The limit of money and well-being - Deepstash

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Income is tied to happiness and hope for the future

The limit of money and well-being

A new study found a positive connection between money and well-being, but it is subject to various other factors.

Those making more money tended to report higher levels of life satisfaction and hope. However, the effect didn't exist for those making less than $1800 a month - this is around the poverty line for a multi-person household with children.

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SIMILAR ARTICLES & IDEAS:

Describing Hope
Describing Hope

Hope is a positive cognitive state based on determination and planning to meet a goal successfully. It consists of three things:

  • Goals thinking
4 Types of Hope
  • Realistic hope: It is hope for an outcome that is reasonable and possible. For example, hope for ease from chronic pain, knowing that complete eradication is unrealistic.
  • Utopian hope: It is a collectively oriented hope that combined action can lead to a better future for everyone.
  • Chosen hope: Hope helps us live with a problematic present in an uncertain future. Choosing hope for the smallest range of goals is essential to control negative emotions.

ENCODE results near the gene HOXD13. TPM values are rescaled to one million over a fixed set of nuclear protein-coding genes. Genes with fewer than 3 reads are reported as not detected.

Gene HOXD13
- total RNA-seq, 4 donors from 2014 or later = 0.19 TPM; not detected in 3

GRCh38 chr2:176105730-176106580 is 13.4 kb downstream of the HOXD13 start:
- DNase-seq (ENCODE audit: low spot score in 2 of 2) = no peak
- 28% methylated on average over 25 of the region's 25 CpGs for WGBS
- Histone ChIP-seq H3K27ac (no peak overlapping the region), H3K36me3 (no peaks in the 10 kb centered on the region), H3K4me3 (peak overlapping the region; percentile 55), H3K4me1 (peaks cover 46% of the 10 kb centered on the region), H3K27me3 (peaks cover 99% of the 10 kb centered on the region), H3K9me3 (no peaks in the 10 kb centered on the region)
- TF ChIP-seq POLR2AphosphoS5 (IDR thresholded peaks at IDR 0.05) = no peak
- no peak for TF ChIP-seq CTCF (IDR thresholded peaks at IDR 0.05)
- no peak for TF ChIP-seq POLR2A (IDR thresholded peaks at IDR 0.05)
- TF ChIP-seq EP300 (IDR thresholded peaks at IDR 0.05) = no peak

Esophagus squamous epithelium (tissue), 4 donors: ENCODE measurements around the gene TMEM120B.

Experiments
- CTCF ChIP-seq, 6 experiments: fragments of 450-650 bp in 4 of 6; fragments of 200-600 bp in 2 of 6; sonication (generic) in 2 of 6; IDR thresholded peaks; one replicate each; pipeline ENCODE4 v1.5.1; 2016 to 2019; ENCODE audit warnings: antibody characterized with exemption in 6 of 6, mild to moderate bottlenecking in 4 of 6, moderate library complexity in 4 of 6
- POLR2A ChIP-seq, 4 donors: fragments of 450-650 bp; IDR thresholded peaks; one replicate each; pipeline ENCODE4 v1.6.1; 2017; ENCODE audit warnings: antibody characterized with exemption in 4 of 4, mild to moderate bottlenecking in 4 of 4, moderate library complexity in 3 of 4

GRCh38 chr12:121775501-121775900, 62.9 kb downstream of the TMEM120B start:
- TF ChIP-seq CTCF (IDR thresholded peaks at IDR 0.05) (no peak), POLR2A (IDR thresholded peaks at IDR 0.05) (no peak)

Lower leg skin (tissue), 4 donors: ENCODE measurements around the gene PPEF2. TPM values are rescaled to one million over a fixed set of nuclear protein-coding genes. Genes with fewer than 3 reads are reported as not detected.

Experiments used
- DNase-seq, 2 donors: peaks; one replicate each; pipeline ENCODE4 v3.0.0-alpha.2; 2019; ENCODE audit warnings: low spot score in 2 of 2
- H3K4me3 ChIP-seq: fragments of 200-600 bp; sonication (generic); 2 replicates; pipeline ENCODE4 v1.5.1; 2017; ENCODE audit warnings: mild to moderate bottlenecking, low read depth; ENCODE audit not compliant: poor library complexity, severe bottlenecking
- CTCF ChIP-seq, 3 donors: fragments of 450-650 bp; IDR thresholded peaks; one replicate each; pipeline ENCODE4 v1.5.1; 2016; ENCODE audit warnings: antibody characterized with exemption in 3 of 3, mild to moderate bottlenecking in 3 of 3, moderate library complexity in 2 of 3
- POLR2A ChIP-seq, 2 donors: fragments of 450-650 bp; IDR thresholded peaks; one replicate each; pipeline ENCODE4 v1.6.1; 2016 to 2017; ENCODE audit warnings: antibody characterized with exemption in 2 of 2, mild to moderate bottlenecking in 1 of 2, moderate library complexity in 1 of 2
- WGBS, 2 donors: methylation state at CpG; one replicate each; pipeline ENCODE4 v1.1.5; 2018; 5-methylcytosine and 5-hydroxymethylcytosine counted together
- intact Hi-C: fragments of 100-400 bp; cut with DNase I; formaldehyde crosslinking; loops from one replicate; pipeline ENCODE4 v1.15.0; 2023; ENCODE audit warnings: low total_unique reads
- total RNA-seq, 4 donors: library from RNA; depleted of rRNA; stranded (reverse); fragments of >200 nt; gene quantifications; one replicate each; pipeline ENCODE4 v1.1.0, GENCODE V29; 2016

• Transcendent hope, or existential hope, is the hope that is not tied to a specific outcome, but a general hope that something good can happen.
Being Hopeful: Benefits
  • Hope correlates with high academic and athletic performance, greater physical and psychological well-being, better self-esteem, and increased relationships.
  • Hope can enhance well-being over time.
  • Hope results in the person viewing stressful situations as a challenge rather than a threat.
  • Hope can be seen as creating a buffer against chronic anxiety.
  • Hope is a motivational factor that sustains actions toward long-term goals.
  • Hope is positively related to overall life satisfaction.
  • Hope motivates individuals to maintain their positive involvement in life despite any limitations they may have.
Studying happiness
Studying happiness

Religion, philosophy, and the arts have long considered happiness a subject important to study. 

The sciences, however, have only recently caught up:...

Subjective well-being = Genes + Circumstances + Habits
  • Subjective well-being is preferred by social scientists instead of happiness because it's not so vague and subjective. 
  • Research shows there is a big genetic component in determining the baseline you always seem to return to after events sway your mood.
  • Circumstances could make up between 10- and 40 percent of your subjective well-being. But their effects never last very long.
  • The one variable that affects long-term well-being and is under our control: habits.
Habits = Faith + Family + Friends + Work
Constant happiness comes from human relationships, meaningful work, and the transcendental elements of life:
  • Faith doesn’t mean any faith in particular. Just find a structure through which you can contemplate life’s deeper questions.
  • When it comes to your family and friendships and how they should be, just cultivate and maintain loving, faithful relationships. There is no magic formula.
  • What makes work meaningful is not the kind of work it is, but the sense it gives you that you are earning your success and serving others.